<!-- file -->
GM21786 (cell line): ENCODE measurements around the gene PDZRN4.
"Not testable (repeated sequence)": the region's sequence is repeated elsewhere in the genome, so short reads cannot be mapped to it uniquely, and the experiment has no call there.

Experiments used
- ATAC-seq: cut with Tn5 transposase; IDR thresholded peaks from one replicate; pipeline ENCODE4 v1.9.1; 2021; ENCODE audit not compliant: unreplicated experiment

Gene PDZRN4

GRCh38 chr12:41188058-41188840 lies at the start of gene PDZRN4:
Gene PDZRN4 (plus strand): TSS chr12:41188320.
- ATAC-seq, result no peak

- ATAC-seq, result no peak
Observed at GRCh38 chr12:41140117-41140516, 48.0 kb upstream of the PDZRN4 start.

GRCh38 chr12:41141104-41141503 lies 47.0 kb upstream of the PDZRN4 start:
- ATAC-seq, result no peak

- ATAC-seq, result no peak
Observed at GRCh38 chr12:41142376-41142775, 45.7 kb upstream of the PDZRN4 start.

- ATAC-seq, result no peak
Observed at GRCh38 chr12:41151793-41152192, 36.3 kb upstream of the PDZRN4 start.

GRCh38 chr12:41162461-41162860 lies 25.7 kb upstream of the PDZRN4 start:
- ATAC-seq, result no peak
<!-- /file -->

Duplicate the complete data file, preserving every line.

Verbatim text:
GM21786 (cell line): ENCODE measurements around the gene PDZRN4.
"Not testable (repeated sequence)": the region's sequence is repeated elsewhere in the genome, so short reads cannot be mapped to it uniquely, and the experiment has no call there.

Experiments used
- ATAC-seq: cut with Tn5 transposase; IDR thresholded peaks from one replicate; pipeline ENCODE4 v1.9.1; 2021; ENCODE audit not compliant: unreplicated experiment

Gene PDZRN4

GRCh38 chr12:41188058-41188840 lies at the start of gene PDZRN4:
Gene PDZRN4 (plus strand): TSS chr12:41188320.
- ATAC-seq, result no peak

- ATAC-seq, result no peak
Observed at GRCh38 chr12:41140117-41140516, 48.0 kb upstream of the PDZRN4 start.

GRCh38 chr12:41141104-41141503 lies 47.0 kb upstream of the PDZRN4 start:
- ATAC-seq, result no peak

- ATAC-seq, result no peak
Observed at GRCh38 chr12:41142376-41142775, 45.7 kb upstream of the PDZRN4 start.

- ATAC-seq, result no peak
Observed at GRCh38 chr12:41151793-41152192, 36.3 kb upstream of the PDZRN4 start.

GRCh38 chr12:41162461-41162860 lies 25.7 kb upstream of the PDZRN4 start:
- ATAC-seq, result no peak